Mastering the Merger Four critical decisions that make or break the deal
Mastering the Merger
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Mastering the Merger

Many companies take a very holistic, work-plan-centric view of integration. That approach is understandable-everyone wants to tackle problems in a comprehensive way-but it contains a major pitfall. The truth is, only a few integration activities really drive the success of a deal. If taking a broad-based approach makes acquirers take their eye off those few key activities, it can be a recipe for trouble.

While every integration-like every merger-is different, a number of guiding principles apply across almost all integration efforts. They all revolve around a central question: Where do operations really need to be integrated, and where can the merging businesses simply carry on separately? The answer lies in a set of four decision principles:

Plan for ownership. Ideally, acquirers should launch their integration planning months before the deal is publicly announced. Many of the toughest integration decisions will be about people. Management should link all decisions tightly to the deal's investment thesis and to the synergies and cultural issues identified during due diligence.

Integrate quickly in critical areas. Carefully target areas for integration based on the deal's investment thesis. Mergers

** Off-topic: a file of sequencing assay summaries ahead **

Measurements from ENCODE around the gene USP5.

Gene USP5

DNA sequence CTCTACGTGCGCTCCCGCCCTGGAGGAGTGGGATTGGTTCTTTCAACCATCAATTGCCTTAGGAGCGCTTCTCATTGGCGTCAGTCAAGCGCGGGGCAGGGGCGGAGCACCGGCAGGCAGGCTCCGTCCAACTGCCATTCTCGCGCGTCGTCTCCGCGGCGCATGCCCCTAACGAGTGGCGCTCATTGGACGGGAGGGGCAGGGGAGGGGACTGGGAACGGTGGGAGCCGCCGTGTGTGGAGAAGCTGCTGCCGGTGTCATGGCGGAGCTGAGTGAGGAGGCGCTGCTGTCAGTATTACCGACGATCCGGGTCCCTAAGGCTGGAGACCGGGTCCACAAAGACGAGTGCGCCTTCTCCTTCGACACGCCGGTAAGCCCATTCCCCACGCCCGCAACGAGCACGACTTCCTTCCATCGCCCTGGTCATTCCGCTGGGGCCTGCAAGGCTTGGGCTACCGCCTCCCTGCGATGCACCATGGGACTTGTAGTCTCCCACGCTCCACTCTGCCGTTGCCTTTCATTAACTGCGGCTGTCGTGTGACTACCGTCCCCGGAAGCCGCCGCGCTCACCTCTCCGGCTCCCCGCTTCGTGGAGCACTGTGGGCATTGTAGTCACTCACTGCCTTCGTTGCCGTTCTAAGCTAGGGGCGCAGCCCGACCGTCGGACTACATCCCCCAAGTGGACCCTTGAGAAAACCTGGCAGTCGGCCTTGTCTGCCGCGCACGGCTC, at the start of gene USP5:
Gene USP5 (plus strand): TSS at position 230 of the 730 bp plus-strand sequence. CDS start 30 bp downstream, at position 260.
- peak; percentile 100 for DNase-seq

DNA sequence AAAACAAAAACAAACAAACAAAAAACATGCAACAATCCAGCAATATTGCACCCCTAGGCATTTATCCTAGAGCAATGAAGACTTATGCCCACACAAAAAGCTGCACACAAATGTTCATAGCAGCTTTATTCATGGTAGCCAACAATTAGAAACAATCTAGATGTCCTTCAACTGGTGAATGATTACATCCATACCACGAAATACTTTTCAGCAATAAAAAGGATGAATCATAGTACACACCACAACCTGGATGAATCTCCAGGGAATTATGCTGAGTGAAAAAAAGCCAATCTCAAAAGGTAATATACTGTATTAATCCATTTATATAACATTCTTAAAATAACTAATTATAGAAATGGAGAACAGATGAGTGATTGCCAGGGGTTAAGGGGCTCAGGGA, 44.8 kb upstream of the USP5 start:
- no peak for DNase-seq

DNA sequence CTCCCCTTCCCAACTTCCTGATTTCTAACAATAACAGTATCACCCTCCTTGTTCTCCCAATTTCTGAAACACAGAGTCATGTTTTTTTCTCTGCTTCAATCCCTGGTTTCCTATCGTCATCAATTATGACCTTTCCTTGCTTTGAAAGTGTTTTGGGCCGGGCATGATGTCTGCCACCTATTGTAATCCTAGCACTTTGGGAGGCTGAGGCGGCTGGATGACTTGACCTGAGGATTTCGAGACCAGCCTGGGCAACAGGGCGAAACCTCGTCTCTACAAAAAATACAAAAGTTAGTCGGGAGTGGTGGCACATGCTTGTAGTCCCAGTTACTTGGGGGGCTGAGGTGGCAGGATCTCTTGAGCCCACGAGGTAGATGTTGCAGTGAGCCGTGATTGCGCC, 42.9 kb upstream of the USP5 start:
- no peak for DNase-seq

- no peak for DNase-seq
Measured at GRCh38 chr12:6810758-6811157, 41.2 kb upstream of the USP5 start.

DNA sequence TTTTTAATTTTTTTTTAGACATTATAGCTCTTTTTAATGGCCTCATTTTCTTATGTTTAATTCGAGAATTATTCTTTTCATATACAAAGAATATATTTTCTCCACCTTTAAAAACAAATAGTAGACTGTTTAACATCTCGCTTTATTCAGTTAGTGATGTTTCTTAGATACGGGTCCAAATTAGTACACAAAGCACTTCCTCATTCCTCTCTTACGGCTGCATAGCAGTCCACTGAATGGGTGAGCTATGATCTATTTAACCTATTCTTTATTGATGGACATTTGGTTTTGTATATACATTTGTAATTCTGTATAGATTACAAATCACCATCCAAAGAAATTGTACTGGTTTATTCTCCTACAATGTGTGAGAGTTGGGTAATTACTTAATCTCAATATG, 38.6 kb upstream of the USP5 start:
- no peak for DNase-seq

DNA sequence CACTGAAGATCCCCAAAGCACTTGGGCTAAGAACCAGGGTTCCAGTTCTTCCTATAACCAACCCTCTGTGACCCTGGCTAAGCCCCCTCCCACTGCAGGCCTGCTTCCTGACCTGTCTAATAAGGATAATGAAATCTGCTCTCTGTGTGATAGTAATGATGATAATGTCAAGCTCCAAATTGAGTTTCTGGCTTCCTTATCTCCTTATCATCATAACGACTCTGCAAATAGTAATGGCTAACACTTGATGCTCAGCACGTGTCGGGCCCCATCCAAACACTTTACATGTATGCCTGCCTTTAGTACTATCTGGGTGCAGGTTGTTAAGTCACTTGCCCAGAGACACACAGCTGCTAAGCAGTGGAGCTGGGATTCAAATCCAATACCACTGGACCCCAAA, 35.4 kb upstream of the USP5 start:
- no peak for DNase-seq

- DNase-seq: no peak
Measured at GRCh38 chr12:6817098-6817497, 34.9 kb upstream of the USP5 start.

Johnson Wax and DiverseyLever: Getting the four integration principles right
Morgan Stanley and Dean Witter: Selective integration
BP and Amoco: Addressing cultural integration early and proactively
Integration extent vs. investment thesis
Cultural integration's hard tactics
aimed at creating economies of scale require nearly seamless integration. But mergers aimed at extending product, customer or geographic scope require only selective integration. Move quickly on the things that matter most.

Put culture high on your leadership agenda. Leaders of merged companies need to retool their corporate culture in a way that's consistent with the deal's investment thesis. Whatever integration plan you choose, you need to use hard tactics-organizational structure, compensation incentives and the division of decision-making authority-to address cultural integration.

Maintain firepower in the base businesses. Mergers can exert a gravitational pull on employees. Keep most of the talent focused on minding the store. Devise a plan to retain key employees and protect the customer base.

Effective integration generally ranks as the single most important factor influencing the success of a deal. It can make or break a deal's trajectory. Yes, integration is hard. But companies can vastly improve their odds of success by moving quickly only on the few things that really matter. And a sharpened focus will free the rest of the company's talent to concentrate on keeping the base businesses running smoothly.

 

 

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